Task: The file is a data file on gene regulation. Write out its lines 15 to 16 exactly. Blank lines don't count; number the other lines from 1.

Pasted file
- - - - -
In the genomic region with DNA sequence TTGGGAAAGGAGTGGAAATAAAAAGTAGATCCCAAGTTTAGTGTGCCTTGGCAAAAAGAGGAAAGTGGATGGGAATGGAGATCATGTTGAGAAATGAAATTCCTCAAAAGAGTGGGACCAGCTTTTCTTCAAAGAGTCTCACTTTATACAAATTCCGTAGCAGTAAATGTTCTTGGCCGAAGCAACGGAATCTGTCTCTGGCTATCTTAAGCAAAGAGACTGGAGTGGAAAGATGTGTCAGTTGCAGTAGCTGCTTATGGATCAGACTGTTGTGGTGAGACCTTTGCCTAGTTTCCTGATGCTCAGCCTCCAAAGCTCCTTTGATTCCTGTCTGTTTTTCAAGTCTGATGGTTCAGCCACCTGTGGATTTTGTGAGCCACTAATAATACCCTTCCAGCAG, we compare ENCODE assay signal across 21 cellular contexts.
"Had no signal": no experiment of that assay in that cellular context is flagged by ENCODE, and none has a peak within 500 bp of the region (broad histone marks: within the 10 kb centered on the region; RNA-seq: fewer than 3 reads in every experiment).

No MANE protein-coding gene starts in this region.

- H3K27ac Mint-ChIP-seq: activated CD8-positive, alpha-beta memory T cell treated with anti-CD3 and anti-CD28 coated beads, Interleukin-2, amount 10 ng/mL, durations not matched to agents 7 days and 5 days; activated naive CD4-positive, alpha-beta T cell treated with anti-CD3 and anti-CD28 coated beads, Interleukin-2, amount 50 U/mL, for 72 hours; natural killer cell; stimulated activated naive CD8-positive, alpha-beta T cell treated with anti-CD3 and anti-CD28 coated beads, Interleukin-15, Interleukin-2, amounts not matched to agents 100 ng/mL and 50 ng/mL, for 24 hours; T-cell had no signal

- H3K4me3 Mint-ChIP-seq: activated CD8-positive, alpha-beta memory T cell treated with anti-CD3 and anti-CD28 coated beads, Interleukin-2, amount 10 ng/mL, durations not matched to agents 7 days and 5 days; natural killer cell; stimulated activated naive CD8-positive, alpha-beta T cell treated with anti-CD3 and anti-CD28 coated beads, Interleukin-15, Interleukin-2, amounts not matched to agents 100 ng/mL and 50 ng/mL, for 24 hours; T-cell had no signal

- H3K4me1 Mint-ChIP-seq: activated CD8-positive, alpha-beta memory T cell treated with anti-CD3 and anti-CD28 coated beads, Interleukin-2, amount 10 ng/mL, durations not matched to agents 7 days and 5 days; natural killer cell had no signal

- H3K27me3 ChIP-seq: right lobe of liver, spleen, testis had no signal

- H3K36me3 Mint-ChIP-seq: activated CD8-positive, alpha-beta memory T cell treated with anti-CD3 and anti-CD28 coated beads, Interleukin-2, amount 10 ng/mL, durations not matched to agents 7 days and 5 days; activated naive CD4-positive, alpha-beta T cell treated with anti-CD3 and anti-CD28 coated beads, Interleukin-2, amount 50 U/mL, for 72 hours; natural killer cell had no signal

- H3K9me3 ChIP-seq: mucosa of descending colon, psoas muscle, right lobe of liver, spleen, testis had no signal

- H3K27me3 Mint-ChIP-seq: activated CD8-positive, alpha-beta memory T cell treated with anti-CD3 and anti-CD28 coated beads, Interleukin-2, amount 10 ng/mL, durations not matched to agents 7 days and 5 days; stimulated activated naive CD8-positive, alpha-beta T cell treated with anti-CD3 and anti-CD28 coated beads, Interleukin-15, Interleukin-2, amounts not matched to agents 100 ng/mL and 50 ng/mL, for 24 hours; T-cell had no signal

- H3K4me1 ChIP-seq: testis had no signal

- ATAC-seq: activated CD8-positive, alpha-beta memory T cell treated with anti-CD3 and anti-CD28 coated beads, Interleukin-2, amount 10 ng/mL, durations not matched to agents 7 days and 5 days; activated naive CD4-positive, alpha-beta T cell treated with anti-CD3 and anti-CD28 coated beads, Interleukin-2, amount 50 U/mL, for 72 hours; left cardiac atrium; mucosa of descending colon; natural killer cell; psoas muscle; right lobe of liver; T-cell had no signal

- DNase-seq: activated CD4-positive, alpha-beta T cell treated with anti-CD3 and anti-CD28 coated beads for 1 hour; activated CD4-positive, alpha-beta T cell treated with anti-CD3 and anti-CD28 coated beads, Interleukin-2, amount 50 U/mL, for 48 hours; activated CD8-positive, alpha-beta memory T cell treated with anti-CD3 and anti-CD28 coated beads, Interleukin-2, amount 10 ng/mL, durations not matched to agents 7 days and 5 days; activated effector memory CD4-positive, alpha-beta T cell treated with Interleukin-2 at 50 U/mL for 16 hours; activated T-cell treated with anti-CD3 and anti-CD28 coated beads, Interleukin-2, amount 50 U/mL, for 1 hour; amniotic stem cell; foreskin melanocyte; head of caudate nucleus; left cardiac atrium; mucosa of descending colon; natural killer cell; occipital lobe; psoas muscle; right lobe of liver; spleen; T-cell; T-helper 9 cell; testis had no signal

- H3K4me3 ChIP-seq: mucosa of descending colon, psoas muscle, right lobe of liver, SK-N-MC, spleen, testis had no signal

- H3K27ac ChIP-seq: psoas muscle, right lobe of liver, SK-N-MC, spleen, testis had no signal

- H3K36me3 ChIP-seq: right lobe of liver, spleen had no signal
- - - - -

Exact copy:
- H3K27ac ChIP-seq: psoas muscle, right lobe of liver, SK-N-MC, spleen, testis had no signal

- H3K36me3 ChIP-seq: right lobe of liver, spleen had no signal